Drive ’em, until they break – then throw ’em in the woods!
What we’ve arrived at – or are heading toward at a gallop – is the Era of the Disposable Car. It is already implicit; the de facto reality. Tomorrow – or not too far from now – it will be explicit. Maybe even the law.
Cars are becoming even more complex – and expensive – at what seems to be a geometric rate of progression. As pressure to make them ever “cleaner” and more “efficient” and “safe” grows, this trend will accelerate. A point will be reached – we are very close already – when anything much more involved than routine service, such as fluid and filter changes, may not be worth doing. Either the parts – or the skill needed to do the job – will be too expensive. Cheaper to just throw it away and get a new one.
Doubt it? Well, some automakers are already doing just that when it comes to major components such as engines and transmissions. If a problem crops up during the warranty period, they have discovered it’s more cost effective to just pluck and toss the old part and replace it with a new one than it would be to have a $70 per hour tech tear it down, find the problem and fix it. This one reason why a transmission job can now cost you several thousand bucks.
It is only a matter of time until this inexorable economic logic is applied to the whole car.
Which will mean, as time goes by, that all modern cars will be “disappeared” on a rolling basis, every 12-15 years or so. The only old cars that will survive into their third or fourth decade – as operable machines – will be cars built before the early ’80s, before the dawn of the automotive electronic age.
It’ll be kind of like “carousel” in the ’70s-era sci-fi movie, Logan’s Run. Remember that one? http://www.youtube.com/watch?v=xSnLU9nyFSA
No one was allowed to live past the age of 30. When that fateful birthday approached, you went to “carousel” – were lasers dispatched you to the not-so-happy-hunting ground.
Tomorrow’s cars may not even get to reach their late teens before their time’s up.
If there’s a significant amount of folks keeping old iron going, expect further regulations for ‘safety’ or ’emissions’ for the express purpose of getting them off the road. The ‘system’ wants you to pay higher registration and user fees, and sales tax on vehicle purchase.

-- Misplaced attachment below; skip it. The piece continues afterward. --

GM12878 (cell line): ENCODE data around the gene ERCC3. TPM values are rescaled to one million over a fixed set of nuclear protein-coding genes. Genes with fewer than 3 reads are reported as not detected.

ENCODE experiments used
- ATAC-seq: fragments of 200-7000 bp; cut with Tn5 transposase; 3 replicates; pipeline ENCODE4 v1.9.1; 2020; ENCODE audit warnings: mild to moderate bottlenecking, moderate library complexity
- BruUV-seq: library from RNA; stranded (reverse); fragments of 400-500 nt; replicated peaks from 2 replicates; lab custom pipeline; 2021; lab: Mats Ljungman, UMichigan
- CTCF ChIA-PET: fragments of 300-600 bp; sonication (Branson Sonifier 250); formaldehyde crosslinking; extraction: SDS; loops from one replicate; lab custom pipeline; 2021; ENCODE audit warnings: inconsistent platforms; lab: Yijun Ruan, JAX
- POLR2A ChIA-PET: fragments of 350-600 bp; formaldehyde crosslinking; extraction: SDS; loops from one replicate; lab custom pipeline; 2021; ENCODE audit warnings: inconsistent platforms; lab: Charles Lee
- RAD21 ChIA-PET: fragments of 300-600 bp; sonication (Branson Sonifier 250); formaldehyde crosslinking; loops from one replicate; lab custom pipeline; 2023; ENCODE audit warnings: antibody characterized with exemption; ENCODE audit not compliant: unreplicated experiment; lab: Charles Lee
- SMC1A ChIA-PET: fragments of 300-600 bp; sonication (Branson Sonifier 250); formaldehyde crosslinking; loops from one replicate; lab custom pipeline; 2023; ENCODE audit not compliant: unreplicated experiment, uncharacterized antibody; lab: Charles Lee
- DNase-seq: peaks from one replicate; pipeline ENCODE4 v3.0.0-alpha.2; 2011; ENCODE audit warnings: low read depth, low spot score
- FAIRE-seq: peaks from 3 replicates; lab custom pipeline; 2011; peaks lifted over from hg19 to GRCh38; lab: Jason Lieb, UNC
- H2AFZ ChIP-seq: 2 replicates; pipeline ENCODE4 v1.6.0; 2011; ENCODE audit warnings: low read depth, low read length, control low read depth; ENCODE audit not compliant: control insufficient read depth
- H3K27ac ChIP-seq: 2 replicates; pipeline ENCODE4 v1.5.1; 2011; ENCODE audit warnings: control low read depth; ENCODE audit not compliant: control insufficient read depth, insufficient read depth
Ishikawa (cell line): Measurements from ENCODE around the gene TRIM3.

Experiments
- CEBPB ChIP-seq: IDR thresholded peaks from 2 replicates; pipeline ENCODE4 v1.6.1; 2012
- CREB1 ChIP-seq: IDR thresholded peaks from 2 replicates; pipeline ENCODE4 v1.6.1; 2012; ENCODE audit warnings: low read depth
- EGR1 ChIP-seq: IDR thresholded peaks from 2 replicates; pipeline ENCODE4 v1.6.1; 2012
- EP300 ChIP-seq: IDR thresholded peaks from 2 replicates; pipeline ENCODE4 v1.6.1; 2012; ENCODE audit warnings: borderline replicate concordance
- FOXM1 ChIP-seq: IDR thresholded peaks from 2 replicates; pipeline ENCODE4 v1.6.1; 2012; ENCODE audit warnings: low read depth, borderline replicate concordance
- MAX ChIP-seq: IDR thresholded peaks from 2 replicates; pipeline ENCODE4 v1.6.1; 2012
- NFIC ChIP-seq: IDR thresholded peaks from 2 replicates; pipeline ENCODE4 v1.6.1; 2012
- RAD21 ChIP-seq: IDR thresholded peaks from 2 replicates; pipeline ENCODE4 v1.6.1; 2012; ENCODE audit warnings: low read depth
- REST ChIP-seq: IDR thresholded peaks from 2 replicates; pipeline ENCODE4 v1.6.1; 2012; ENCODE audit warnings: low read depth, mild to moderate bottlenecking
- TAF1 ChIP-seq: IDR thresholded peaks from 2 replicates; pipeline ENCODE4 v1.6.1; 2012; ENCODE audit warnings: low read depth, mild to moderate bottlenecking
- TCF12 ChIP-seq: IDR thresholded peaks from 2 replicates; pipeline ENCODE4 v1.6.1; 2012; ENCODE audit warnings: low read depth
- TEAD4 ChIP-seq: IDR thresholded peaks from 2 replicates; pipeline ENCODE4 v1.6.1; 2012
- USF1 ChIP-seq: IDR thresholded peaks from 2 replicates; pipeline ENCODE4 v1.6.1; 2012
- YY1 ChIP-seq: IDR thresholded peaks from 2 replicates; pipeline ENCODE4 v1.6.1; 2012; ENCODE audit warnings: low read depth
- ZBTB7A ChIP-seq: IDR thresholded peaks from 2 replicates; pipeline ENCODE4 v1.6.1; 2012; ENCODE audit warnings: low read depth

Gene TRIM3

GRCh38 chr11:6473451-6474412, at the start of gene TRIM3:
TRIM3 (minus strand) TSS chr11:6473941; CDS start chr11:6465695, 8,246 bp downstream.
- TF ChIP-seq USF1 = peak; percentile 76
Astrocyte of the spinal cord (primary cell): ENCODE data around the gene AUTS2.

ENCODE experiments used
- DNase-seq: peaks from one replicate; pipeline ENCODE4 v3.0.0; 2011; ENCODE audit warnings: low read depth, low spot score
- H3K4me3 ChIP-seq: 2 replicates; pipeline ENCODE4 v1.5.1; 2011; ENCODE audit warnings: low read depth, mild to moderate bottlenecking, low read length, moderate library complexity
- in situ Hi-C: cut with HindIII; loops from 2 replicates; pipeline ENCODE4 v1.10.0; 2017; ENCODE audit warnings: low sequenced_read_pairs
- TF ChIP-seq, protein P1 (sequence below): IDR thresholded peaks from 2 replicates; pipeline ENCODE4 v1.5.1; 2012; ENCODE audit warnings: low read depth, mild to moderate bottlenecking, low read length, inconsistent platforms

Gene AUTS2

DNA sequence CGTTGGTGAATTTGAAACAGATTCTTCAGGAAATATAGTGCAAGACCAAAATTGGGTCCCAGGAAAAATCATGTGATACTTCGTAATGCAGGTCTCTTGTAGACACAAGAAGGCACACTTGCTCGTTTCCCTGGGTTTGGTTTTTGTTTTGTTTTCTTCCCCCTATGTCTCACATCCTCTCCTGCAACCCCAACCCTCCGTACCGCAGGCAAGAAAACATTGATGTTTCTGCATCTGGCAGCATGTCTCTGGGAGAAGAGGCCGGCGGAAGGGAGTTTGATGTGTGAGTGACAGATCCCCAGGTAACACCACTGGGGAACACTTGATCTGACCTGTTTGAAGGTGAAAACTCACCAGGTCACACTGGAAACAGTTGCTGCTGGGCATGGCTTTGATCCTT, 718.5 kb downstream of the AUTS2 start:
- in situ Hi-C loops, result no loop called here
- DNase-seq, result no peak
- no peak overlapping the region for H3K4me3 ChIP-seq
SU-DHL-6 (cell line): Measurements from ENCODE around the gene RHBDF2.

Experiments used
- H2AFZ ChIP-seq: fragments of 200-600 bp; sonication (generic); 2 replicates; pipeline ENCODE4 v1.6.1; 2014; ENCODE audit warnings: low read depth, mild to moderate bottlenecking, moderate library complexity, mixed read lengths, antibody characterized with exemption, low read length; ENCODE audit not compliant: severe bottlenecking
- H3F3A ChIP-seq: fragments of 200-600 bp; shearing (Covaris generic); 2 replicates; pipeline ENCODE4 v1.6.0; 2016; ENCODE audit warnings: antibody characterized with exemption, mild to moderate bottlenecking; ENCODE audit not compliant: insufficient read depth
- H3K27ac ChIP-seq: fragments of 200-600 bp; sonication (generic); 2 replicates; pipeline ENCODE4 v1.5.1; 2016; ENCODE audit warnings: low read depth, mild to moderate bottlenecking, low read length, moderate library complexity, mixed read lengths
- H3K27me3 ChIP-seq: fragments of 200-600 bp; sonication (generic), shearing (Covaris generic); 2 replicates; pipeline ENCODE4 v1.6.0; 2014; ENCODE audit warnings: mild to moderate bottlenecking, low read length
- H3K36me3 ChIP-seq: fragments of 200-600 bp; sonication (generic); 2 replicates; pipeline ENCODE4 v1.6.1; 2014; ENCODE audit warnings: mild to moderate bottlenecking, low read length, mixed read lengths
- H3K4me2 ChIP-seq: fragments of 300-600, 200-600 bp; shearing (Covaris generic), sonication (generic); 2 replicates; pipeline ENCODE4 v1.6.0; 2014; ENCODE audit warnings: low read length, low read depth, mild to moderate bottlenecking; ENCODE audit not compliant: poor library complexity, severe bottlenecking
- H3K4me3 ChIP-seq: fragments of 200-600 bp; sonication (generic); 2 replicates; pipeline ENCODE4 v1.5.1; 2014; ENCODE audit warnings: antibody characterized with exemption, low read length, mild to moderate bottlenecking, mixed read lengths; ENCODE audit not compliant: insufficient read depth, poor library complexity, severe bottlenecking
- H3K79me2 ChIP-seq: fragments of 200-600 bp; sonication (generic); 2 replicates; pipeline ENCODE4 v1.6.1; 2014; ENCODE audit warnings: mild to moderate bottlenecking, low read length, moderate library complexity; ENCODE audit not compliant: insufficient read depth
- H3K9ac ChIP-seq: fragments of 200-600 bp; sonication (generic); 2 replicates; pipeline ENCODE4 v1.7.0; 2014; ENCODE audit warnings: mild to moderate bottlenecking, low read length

Yes, agreed. I keep wondering when (as an example) my state will rescind the “permanent” registration (no annual cost) available to owners of antique cars. Buy the plate – just once – and it’s good in perpetuity.
This saves me a small fortune as I have antique tags on four vehicles which would otherwise require an annual registration fee of about $50 each, to keep the tags current.
Just read this – I’m facing the decision now whether to repair or replace my ol’ “Beach Buggy”. Actually I live in Oz and have 5 beaches within 5 minutes drive time. So the article was timely.
The big problem is usually as much ego as anything else for most of us, I think.
I don’t really drive anywhere of consequence at all. I drive to the beach seven days a week as a rule, a total of maybe 15 miles, then a weekly trip to an organic produce shop, a round trip of 30 miles on a 70 mile an hour expressway and a five-minute detour to supermarkets on the way back for those things which I have to buy that aren’t available as organic.
So, as you can see, I am the ideal independent observer! 🙂
A very good article. The real key to the exercise is ego versus economy.
Buying new cars is of course an exercise for the rich. Or the company owner. And anyone with a bit of good tax advice can readily become a company owner.
If you have to buy a replacement vehicle remember that there is no way that you are going to impress the other peasants unless you are buying (depending on your age) a Rolls-Royce or a Scorpion sports car. So you might as well base it on economics.
Here is a hint: only buy a vehicle for which you can pay cash. There, that changes the ball game doesn’t it?
Expect to have to put a fair amount of money into keeping it going and especially on the safety aspects like tyres, brakes and towbar (mainly for defensive purposes).
Don’t worry at all about how much the vehicle is costing you to maintain and keep on the road it is only ever going to be a fraction of the cost of you getting sucked into buying a new vehicle.
you can ignore all of the above if you are clever enough to set up a home-based genuine Incorporated business and go talk to one of the major car rental companies about a two-year package. And everything to do with the vehicle becomes 100% tax-deductible. Of course you have to be earning a decent income first.
I have a friend who has set up an exotic fish breeding business (his wife likes fish) and bought himself the most expensive four-wheel-drive pickup I’ve ever seen. It’s a delivery vehicle, okay?
On the good side, government emissions control requirements have much-improved the reliability and longevity (up to a point) of the average car. On the bad side, they have also made cars much more expensive – and put what amounts to a definite, finite upper limit on a car’s realistic service life. Yes, a new car will probably run without much trouble for 10-15 years. But after 15 years, you are likely going to be facing a repair that will cost more than the vehicle’s worth. By 20 or more, this is almost a certainty. Older cars can be kept running almost forever. So, there are pros and cons… I’m not sure which ends up being best, on the net!
I’m pretty sure we can thank government for this. I suspect without the plethora of regulations, car companies might still be building cars meant to last. But my 1994 Corolla keeps on going!